[TUHS] UNIX of choice these days?

Norman Wilson norman at oclsc.org
Mon Sep 25 22:07:16 AEST 2017


Larry McVoy:
> +1 on what Ron said.  I don't get the rationale for going back to ptrace.
> Anyone know what it is?  Is there a perf issue?

Kurt H Maier:

  The usual rationale presented is that someone can exhaust the fd table
  and then you can't get anything done.  Instead of fixing that problem,
  the popular approach is to add more syscalls, like with getrandom(2).

====

Funny that that rationale isn't extended to its logical
conclusion: get rid of open and creat.  Then nobody needs
to worry about running out of file descriptors ever!

I too am saddened to see such a retrograde step, but perhaps
I'm biased.  When I arrived in 1127, the kernel had /proc but
still had ptrace as well.  Why?  Because no one was brave enough
to wade into sdb and adb.

After a couple of years, I felt brave enough, so I did it.
Once the revised sdb and adb had propagated to all our systems,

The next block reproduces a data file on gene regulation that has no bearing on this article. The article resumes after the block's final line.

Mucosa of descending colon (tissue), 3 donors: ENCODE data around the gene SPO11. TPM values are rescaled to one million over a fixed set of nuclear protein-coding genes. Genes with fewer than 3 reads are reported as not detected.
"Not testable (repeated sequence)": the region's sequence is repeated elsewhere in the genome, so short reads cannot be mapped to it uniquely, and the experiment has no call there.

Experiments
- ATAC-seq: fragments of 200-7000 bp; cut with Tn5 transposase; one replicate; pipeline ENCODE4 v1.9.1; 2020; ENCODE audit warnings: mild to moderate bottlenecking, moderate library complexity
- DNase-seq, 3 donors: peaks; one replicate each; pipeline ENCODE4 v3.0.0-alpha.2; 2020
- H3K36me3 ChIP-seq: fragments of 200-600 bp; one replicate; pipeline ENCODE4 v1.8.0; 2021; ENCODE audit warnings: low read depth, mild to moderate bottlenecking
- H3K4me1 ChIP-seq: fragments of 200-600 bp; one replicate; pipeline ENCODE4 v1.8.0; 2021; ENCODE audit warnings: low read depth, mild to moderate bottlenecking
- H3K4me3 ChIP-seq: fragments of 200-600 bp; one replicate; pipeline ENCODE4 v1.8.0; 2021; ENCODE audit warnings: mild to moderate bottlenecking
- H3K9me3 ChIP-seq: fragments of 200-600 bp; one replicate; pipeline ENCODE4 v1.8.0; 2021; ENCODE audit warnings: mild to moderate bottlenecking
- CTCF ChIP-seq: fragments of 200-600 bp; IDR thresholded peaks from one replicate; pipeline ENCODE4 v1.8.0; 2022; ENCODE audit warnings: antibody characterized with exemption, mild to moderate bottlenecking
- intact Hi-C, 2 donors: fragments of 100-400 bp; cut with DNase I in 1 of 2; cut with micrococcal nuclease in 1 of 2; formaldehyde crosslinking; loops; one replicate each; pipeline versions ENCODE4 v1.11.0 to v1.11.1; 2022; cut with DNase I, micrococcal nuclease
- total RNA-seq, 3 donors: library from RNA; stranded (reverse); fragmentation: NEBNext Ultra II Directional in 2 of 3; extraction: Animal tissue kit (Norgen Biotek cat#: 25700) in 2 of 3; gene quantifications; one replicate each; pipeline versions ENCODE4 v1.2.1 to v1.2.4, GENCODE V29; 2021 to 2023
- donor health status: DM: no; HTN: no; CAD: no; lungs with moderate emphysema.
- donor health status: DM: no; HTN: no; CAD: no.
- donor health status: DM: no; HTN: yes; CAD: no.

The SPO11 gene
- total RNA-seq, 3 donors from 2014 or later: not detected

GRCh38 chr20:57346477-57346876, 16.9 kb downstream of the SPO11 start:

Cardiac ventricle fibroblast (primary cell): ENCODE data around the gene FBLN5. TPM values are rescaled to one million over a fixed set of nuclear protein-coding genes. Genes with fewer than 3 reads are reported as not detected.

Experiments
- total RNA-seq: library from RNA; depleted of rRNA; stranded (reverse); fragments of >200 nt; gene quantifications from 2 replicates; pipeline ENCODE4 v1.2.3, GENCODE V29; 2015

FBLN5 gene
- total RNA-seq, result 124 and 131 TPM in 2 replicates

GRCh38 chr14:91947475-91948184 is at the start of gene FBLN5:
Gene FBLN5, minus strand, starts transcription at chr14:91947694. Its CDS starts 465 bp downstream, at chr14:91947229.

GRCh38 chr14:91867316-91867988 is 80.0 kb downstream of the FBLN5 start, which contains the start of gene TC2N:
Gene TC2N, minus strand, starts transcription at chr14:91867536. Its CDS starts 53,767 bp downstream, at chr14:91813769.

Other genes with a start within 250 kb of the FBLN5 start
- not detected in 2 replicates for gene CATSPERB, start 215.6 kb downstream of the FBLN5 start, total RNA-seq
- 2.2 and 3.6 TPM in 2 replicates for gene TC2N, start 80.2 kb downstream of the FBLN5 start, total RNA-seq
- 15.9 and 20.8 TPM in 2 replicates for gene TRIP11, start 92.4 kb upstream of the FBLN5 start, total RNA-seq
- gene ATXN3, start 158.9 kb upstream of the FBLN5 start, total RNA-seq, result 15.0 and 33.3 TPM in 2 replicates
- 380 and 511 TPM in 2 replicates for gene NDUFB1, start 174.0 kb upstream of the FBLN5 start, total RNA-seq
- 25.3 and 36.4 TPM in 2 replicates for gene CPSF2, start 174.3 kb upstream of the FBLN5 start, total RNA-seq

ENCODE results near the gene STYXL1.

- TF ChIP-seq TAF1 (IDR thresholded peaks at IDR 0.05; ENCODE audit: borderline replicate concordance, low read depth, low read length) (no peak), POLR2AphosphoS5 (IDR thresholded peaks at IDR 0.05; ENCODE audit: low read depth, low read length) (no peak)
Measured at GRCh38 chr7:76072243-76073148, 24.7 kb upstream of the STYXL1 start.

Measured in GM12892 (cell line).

I removed the syscall.  I celebrated by physically removing
ptrace(2) from the Eighth Edition manual in the UNIX room: the
manual entry comprised two facing pages, which I glued together.

I can sympathize with FreeBSD excuse someone cited elsewhere,
that nobody used the code so it should go--I'm always in favour
of improving programs by chopping sutff out--but I think the
decision here was backwards.  The proper answer would have been
to teach ps et al to use /proc, not to invent a new complex of
system calls.

I dislike how Linux has tossed information about processes and
other system-related data into the same namespace (and now that
there is /sys as well as /proc, I wonder whether it's time to
divorce them, or even to move /proc into /sys/proc), but the
general direction of moving things into the file system makes
sense.  I have some qualms about adding more and more code to
the kernel that just does string processing (making the kernel
bigger and more complicated, and widening the attack surface
for bad guys), though; maybe most of that stuff belongs not in
the OS proper but in a user-mode program that reads /dev/mem
and presents as a file system.

Norman Wilson
Toronto ON



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